However, we will leave them here: they go to an index page NET members might find useful.

SYNOPSIS of meeting on 1/7/2002:

At our first training session at John's house, we started with resource management.  We got only as far as discussing where and how to set up our staging area: Triage and Medical areas, under cover; Communications, as high as we can place it; Command Post, away from the confusion of the other areas; Emergent Volunteer staging area, visible but out of the way; Etc.

Through FEMA, John has a lot of excellent information.  He will be presenting some of it every Monday night at his house. We hope you will attend as many sessions as possble.  Most of the discussions will have general application to any NET and any site.

Practice Alert.

Saturday, January 5, 2002, New staging area (behind Wilson High bleachers).  Details will be worked out by Monday Dec 31, and emailed to those on John's list. 

Expect an interesting, and much needed, practice so we'll be better prepared for the upcoming winter storm season.  Mark your calendars.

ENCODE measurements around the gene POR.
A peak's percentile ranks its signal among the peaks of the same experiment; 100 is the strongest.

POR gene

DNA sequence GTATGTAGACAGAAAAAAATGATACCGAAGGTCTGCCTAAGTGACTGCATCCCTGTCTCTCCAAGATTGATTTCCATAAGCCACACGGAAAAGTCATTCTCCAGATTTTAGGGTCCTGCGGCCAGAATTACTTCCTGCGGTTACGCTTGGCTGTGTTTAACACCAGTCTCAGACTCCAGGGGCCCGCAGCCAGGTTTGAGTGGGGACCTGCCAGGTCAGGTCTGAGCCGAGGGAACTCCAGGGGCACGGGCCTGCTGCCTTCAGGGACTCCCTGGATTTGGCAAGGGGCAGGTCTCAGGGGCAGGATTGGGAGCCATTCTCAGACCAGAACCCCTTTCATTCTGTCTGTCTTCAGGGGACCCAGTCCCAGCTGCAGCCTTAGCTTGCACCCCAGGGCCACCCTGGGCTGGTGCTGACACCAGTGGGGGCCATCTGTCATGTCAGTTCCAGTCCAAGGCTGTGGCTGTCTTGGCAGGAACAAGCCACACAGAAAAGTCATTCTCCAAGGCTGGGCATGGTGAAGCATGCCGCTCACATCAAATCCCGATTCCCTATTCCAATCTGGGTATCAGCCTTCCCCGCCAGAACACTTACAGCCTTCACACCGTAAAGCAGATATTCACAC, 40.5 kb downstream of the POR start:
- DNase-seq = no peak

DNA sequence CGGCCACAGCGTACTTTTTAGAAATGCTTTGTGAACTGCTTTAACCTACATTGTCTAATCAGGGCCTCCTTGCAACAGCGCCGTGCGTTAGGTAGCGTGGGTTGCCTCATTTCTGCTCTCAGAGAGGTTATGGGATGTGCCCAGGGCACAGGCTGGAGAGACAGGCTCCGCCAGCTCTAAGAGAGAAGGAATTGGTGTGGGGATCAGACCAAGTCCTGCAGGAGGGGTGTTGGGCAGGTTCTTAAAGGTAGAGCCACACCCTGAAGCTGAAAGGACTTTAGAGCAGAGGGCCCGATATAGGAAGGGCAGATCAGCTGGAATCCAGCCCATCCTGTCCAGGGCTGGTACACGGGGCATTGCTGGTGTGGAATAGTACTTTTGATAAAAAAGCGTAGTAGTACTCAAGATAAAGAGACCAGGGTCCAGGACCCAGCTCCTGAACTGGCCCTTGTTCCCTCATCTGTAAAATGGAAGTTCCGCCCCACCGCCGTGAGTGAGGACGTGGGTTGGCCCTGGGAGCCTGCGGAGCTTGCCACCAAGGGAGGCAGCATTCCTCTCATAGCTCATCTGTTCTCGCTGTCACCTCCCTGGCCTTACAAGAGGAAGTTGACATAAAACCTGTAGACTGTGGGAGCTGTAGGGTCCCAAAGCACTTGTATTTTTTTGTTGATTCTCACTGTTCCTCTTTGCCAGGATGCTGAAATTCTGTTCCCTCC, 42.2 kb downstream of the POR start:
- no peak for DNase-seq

If you're not sure you're on John's email list, you can call Keturah (503-244-9122) for information or to leave your email address.


SYNOPSIS of September meeting (9/25/01):
It was agreed that we all need continuing refresher training, advanced training, and updating according to current events.  To help teams know their neighborhoods better, and be better able to get around in case major traffic routes are blocked, we will get and laminate accurate maps, which will let us use grease pencils to mark and erase problem areas.  Some NET's are planning to use these maps for guiding group walks.  We will also laminate pocked-sized "cheat sheets" to remind of a few vital facts, such as phone numbers, hazard codes, and the inspection diagrams that inform emergency responders.

About a dozen people from five different NET's attended this meeting.  It is agreed that each NET needs many more members.  Ways of recruiting were discussed including newspapers articles, "advertising" buttons for NET members to wear in public, and recuiting at workplaces, clubs, churches, neighborhood association meeting, etc. 

Watch here for updates.
Questions?  Email.



We will post a "Refresher" Web page to help each other stay on our toes and keep our training from getting stale.


Why join NET?